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DOLLARD DES ORMEAUX   ii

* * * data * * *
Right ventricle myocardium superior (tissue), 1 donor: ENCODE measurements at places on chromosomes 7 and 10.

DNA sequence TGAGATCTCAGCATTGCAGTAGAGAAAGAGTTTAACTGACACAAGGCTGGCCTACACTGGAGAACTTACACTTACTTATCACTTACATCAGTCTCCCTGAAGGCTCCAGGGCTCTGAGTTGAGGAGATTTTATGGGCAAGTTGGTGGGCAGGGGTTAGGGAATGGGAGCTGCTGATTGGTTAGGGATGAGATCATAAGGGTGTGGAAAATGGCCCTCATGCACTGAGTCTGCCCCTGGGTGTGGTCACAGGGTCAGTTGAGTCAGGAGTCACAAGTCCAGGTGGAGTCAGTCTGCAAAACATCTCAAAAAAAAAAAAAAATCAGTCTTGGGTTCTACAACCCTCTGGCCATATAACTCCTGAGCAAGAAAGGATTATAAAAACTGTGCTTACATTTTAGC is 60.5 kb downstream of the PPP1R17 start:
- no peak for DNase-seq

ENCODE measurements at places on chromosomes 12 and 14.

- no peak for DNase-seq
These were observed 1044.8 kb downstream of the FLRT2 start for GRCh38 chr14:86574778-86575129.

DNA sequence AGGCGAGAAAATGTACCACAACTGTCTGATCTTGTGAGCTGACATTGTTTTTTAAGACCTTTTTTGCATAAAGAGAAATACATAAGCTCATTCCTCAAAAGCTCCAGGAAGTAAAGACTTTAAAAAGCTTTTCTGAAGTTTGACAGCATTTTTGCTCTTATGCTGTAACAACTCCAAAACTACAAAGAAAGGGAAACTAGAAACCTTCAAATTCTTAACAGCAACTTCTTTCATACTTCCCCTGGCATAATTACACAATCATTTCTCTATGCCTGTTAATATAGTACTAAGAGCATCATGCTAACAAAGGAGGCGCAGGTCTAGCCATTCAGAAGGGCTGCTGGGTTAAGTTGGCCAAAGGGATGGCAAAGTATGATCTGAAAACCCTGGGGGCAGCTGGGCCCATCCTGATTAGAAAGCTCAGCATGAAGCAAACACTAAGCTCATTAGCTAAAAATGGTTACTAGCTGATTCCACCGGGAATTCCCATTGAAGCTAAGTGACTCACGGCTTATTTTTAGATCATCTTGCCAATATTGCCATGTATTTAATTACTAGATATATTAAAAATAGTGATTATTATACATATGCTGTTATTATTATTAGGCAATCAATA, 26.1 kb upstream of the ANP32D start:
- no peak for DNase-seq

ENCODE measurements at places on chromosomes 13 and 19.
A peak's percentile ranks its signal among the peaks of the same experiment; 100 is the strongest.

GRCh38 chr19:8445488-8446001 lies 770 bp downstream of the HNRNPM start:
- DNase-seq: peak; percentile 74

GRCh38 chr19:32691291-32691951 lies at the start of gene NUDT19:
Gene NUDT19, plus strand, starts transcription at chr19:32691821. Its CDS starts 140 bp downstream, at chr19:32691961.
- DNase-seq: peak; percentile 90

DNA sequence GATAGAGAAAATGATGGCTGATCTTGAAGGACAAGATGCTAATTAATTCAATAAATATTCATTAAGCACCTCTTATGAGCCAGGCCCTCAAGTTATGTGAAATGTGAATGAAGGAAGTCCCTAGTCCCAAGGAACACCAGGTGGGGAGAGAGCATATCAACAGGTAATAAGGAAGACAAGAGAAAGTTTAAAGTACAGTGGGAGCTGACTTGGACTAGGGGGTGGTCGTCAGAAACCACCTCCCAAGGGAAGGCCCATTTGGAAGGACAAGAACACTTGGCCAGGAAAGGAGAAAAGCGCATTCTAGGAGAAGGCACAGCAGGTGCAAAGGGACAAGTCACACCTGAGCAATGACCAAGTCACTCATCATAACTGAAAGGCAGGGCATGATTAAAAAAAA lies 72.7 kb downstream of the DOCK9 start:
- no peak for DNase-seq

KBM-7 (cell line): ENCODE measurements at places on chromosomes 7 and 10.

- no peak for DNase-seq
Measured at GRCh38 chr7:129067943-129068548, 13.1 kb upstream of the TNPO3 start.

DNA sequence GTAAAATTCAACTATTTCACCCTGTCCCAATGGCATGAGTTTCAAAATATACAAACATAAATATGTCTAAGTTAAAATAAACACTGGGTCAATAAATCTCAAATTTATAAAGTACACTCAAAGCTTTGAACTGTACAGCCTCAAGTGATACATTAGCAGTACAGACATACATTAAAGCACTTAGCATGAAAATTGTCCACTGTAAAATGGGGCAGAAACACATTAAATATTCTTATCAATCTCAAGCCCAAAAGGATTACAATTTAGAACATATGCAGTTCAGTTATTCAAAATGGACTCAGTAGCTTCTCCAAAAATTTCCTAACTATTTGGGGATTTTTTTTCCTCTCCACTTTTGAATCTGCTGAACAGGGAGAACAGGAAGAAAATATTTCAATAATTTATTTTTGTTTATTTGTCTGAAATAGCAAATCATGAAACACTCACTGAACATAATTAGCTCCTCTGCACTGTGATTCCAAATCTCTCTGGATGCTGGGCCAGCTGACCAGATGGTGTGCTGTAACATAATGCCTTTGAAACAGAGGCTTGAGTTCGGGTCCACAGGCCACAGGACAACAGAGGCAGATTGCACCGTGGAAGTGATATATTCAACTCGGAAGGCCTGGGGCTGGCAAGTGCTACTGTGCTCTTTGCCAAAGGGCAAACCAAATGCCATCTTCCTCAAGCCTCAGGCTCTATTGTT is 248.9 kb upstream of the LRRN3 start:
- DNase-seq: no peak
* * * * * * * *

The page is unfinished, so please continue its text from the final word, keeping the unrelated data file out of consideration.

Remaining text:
in mysterious silence, at others rending the air with their discordant war-whoops, they circled about for a time, taking in every detail of the surroundings, and at last attacked with characteristic fury. Happily the garrison was prepared, and the warriors were so warmly received that, after a sharp encounter, they were forced to retire with loss. One or two assaults repulsed in a similar manner, the besiegers resorted to their customary guile, approaching with a well-assumed air of frankness that had too often deceived the honest settlers in days gone by. To those who understood them, the pretence of a parley was merely a device to gain time, and indeed it was so now, for they had already despatched swift canoes to summon from the Richelieu Islands the tribe waiting to make descent upon the colonists. So reasonable, however, did the ex-planation of the envoys appear, that the Hurons in the fort were inclined to listen, but the white men, though consenting, prepared themselves for the inevitable. Not venturing to open the gate of the palisade, they stood upon a banquette of powder-kegs inside, and would have answered the eloquent harangue of their assailants over the top, but there was no time. Scarcely was the ceremonious discussion on one side of the


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